Posts Tagged ‘Sarah Polley’

Jeez, there’s nothing like crying like a little girl to make your night complete.

The Secret Life of Words starts out with Hanna, a quiet factory worker who keeps to herself and lives a life of solitude and repetition.   Her bosses order her to take a holiday after fellow workers complain that she’s anti-social, so she takes a small trip and instead finds herself volunteering to become a sick nurse on board an offshore oil rig during her holiday.   A detached person who seems to have little connection to anyone or anything, she arrives on the rig which is full of assorted, colorful characters.  Her patient is Josef, a rig worker who jumped into a fiery blaze to save a fellow worker, and Josef’s off-color remarks and jokes thaw Hanna a bit.   However, both of them turn out to be very broken people who have trouble reconciling their lives.

The Secret Life of Words is very, very good, make no mistake.   Instead of telling you everything, it shows you bit by bit, piece by piece as the true stories of Hanna and Josef unfold and are far more compelling and tragic than anything I could’ve imagined on my own.   You can see the thought that went into the movie, right down to the minor details of Hanna’s job to examining what she eats every day.   It could well be tedious, but the scenes are framed so that they’re a very intriguing look into the structure an emotionally demolished person gives her life.

I never understood the Sarah Polley love before now.  I’d seen her in a couple of assorted roles and I had always felt fairly underwhelmed by her, but now I get it.   I get it one hundred and ten percent – she is, quite frankly, astonishing.   Not only is she playing a survivor of the Balkan Wars, complete with accent, but ninety percent of the movie there’s no dialogue for Polley to rely on as a crutch.   There’s no overbroad gestures or emotional hysterics for her to play up.   Everything Polley does in this movie comes from her eyes and the extremely subtle, extremely rare affectations she gives her character.   In short, Polley’s performance as Hanna is about as good as it gets.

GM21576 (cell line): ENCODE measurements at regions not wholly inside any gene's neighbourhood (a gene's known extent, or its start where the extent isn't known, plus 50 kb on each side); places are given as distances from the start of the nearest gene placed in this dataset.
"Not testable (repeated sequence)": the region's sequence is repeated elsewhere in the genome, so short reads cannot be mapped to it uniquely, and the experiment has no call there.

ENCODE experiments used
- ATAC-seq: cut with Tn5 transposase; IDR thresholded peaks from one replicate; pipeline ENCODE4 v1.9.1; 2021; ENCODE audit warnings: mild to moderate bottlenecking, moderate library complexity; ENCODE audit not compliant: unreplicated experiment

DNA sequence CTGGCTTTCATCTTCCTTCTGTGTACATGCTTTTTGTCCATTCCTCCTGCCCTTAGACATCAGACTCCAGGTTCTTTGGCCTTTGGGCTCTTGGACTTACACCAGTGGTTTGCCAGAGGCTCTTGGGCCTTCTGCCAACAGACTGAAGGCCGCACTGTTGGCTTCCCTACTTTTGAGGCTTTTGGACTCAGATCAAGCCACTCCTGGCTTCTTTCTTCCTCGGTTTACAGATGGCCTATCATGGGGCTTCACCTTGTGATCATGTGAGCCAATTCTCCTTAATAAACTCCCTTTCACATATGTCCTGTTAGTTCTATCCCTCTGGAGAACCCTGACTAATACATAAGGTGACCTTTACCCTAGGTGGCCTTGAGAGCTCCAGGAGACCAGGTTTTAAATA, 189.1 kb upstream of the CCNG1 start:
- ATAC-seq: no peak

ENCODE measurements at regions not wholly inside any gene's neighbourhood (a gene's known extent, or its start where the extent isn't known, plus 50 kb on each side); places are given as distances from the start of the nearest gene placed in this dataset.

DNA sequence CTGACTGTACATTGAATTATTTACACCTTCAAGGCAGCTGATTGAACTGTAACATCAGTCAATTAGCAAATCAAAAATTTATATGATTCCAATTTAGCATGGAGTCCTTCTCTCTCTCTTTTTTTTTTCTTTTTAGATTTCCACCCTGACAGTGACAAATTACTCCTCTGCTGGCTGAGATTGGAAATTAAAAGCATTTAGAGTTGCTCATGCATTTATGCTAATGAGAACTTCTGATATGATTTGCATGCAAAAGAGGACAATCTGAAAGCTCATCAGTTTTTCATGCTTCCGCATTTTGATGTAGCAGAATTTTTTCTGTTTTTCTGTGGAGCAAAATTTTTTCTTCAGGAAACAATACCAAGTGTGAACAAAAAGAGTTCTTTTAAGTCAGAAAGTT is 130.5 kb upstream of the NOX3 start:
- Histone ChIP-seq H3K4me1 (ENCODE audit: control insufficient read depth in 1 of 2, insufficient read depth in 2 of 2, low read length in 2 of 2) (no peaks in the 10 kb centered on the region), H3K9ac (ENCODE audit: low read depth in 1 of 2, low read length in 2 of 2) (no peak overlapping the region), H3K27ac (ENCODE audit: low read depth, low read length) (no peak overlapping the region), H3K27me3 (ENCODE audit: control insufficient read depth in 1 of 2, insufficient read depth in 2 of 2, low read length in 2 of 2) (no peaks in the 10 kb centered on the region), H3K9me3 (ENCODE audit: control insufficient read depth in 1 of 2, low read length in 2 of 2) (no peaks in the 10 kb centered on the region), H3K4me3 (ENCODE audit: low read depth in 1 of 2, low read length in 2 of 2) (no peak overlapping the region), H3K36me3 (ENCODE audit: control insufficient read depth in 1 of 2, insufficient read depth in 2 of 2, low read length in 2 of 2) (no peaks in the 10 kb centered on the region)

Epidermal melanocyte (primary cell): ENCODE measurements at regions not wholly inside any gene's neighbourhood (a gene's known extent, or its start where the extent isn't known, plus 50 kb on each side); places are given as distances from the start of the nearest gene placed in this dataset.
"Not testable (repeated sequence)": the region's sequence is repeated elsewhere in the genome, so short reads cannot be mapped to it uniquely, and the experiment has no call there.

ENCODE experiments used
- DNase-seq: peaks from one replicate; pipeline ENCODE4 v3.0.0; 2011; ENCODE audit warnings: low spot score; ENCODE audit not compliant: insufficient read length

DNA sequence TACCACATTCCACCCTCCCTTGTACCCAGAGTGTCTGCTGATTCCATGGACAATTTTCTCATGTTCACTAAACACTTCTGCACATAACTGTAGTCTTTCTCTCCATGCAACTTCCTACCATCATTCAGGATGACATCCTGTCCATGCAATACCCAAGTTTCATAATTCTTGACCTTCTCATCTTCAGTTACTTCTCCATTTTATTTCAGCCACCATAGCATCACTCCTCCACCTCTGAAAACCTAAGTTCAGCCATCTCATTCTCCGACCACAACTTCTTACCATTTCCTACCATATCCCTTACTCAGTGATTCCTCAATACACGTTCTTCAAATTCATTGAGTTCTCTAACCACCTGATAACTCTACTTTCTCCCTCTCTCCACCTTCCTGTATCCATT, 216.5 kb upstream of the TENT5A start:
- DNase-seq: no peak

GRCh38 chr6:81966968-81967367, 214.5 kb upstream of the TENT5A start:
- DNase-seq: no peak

Tim Robbins has always been a weird actor to me.   I don’t detest Robbins by any stretch, but I found him tiring at best.   Even when people played up how utterly great he was in Mystic River, I had no idea what all the hullabaloo was about.   To me, Robbins was just kind of…there.

He does very well in this one.  He takes an equally challenging part of a bedridden, burned oil rig worker who’s a bit rough around the edges and slowly peels back the layers of his character so that before you know it, Josef is a completely different person than you thought he was without jarring or disturbing the viewer.    He gives as good as Polley does, with one small slip-up, in my opinion, but it’s a negligible one at best.   Robbins is seriously impressive and astonishingly good; he is far better than I ever gave him credit for.

The direction is an odd thing because it’s noticeable, but simultaneously it’s not.   You feel as though you’re almost totally an observer but at certain key moments the direction breaks to highlight some small detail, like an apple or a bar of soap, which is a tiny thing that speaks largely of the characters themselves.

Normally I have issues with bits of dialogue in movies like these, for films in this vein usually have hackneyed or wince-worthy moments that completely take me out of what’s happening.   In the entire film, there was just one scene like this, and it was the negligible Tim Robbins scene I mentioned above.   In truth, I’m sure lesser actors would’ve made some of the lines seem a lot more wobbly, but Robbins and Polley are so extremely good at what they’re doing that the words don’t sound hollow or staged.